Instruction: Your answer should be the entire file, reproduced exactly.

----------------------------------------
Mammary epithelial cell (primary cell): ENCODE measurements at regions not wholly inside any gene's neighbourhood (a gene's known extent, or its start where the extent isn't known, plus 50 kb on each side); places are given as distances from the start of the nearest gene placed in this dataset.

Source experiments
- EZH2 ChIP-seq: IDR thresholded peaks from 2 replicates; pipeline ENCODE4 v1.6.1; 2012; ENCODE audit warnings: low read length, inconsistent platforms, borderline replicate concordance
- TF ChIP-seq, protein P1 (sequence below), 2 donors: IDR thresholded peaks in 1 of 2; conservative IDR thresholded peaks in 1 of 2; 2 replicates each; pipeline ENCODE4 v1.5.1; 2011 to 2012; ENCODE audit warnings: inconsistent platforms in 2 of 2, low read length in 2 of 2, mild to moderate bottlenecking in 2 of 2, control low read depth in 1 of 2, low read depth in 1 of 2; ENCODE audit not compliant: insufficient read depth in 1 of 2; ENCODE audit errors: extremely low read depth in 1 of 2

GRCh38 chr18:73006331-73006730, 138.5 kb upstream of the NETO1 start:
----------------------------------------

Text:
Mammary epithelial cell (primary cell): ENCODE measurements at regions not wholly inside any gene's neighbourhood (a gene's known extent, or its start where the extent isn't known, plus 50 kb on each side); places are given as distances from the start of the nearest gene placed in this dataset.

Source experiments
- EZH2 ChIP-seq: IDR thresholded peaks from 2 replicates; pipeline ENCODE4 v1.6.1; 2012; ENCODE audit warnings: low read length, inconsistent platforms, borderline replicate concordance
- TF ChIP-seq, protein P1 (sequence below), 2 donors: IDR thresholded peaks in 1 of 2; conservative IDR thresholded peaks in 1 of 2; 2 replicates each; pipeline ENCODE4 v1.5.1; 2011 to 2012; ENCODE audit warnings: inconsistent platforms in 2 of 2, low read length in 2 of 2, mild to moderate bottlenecking in 2 of 2, control low read depth in 1 of 2, low read depth in 1 of 2; ENCODE audit not compliant: insufficient read depth in 1 of 2; ENCODE audit errors: extremely low read depth in 1 of 2

GRCh38 chr18:73006331-73006730, 138.5 kb upstream of the NETO1 start: